However, some of them remained popular all those years and some fell into oblivion. This car is one of the latter. Called Mazda Familia GTR for Asian markets and 323 GTR for the European market, it was a very competent and fast version of the popular Mazda compact car. But GTR meant more than just a cool nameplate. That meant highly tuned version of a 1.8-liter turbocharged four-cylinder and special all-wheel drive.
The power output was pretty high at 205 hp, and AWD system meant that this little compact handled like a dream. Today, they are pretty rare and not so expensive so hurry up and snap this obscure piece of rally history.
9. Autozam AZ-1
If you don’t know what this is, nobody can blame you. It is a tiny sports car powered by a turbocharged three-cylinder engine with 660 cc and 64 HP. It was built by Mazda and sold by Suzuki in limited numbers from 1992 to 1995. During that time, they made less than 5,000.
Despite its size and 1,500 pounds of weight, the Autozam AZ-1 was a proper sports car. Some even consider it the only supercar in Kei Car segment. With a perfect chassis, gullwing doors and decent performance, it was a favorite driving machine in Japan at the moment. The bizarre styling but lively driving dynamics give the driver a unique driving experience.
This is one of the reasons you should consider importing this little gem since they never officially sold it outside of Japan. You can now import it to America since it is older than 25 years.
10. Honda S2000
Honda introduced the S2000 in 1999 and discontinued it in 2009. The S2000 is a 90’s model, even though they presented it at the end of the decade. This model was a true driver’s car with all the important features. It had a lightweight construction, ideal weight distribution and a powerful, rev-happy engine. It also provided razor-sharp handling in an elegant open-top package.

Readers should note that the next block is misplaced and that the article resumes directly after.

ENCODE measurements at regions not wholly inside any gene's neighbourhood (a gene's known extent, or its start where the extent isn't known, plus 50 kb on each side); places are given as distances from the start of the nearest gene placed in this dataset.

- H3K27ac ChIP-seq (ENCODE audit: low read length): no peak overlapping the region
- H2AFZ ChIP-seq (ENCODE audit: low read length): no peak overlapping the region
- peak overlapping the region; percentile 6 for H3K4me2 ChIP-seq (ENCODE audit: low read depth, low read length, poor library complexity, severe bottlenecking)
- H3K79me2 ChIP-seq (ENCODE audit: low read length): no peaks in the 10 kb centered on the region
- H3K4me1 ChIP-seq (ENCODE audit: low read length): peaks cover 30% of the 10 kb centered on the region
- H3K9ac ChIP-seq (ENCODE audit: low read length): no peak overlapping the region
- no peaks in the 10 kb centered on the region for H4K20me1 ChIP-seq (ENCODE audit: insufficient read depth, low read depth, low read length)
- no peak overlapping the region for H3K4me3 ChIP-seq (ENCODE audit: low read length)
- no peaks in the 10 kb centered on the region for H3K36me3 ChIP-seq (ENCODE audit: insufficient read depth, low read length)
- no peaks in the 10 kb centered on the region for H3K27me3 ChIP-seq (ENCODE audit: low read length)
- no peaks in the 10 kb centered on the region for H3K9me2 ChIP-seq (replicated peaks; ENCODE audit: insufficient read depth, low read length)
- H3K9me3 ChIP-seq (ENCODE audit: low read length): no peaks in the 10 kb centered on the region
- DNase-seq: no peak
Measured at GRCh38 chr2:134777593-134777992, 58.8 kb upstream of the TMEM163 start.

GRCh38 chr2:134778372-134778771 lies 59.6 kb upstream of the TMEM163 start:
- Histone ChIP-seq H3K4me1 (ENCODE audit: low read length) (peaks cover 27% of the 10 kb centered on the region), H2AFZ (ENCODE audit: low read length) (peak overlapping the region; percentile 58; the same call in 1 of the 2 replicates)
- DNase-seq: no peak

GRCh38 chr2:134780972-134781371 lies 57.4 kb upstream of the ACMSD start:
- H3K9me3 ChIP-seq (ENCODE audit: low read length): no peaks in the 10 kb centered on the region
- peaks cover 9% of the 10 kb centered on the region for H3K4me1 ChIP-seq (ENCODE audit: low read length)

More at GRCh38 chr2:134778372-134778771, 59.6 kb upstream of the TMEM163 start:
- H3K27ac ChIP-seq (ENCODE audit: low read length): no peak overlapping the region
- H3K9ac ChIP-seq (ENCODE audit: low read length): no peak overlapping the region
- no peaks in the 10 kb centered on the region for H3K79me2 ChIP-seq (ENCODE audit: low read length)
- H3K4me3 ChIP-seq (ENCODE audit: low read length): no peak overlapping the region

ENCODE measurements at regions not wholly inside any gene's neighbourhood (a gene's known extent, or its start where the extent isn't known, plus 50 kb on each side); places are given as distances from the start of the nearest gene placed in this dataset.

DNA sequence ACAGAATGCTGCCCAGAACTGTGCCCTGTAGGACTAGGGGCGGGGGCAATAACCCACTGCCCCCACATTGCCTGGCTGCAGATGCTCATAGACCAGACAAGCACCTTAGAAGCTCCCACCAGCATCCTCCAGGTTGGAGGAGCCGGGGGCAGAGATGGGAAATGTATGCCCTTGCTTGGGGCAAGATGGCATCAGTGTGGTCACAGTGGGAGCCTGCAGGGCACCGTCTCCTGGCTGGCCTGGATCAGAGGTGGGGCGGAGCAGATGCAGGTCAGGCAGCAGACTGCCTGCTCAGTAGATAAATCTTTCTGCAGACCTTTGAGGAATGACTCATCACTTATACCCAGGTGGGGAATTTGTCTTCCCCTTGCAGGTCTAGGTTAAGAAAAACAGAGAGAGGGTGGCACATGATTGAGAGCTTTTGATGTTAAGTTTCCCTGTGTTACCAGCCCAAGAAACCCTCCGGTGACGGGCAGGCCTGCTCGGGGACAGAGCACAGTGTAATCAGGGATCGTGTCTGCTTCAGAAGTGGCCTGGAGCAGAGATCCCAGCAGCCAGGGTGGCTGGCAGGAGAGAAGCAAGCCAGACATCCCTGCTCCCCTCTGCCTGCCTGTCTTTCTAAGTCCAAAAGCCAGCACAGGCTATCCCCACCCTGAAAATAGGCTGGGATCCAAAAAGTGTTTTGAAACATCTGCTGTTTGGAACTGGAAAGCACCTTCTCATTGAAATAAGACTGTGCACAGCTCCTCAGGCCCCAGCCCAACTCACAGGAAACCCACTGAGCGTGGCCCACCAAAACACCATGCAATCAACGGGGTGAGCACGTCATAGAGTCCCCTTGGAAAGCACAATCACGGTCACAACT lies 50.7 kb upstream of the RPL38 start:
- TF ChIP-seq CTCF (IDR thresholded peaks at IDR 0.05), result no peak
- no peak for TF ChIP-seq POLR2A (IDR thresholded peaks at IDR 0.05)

Under the hood was a 2.0 or 2.2-liter four-cylinder engine with 240 HP, which was the main selling point of the car. This little gem of an engine featured a 9,000-rpm redline and four valves per cylinder. It had the famous Honda’s V-Tec system, which provided power at high RPMs and a wonderful screaming sound. Thanks to intelligent engineering and light weights, the S2000 had a respectable performance and perfect handling, earning it universal praise.
During its 10-year production run, Honda sold over 110,000 of these fast, little roadsters. You will be pleased to know you can find one today at around $6,000. However, there is one thing you should know. The S2000 is a small car with limited interior space, so if you are over six feet tall, you will probably have problems fitting inside.
11. Mitsubishi 3000 GT
The 3000 GT is another 90’s legend that mainstream sports car enthusiasts have forgotten, which is a shame. With pop-up headlights, rear panorama glass, and big spoiler, the 3000 GT screams early 90’s car design. But there is much more about this car than contemporary nostalgia since this is one serious driving machine. Under the hood is a 3.0-liter twin-turbo V6 with 300 HP, which sends power to all four wheels over an intelligent AWD system.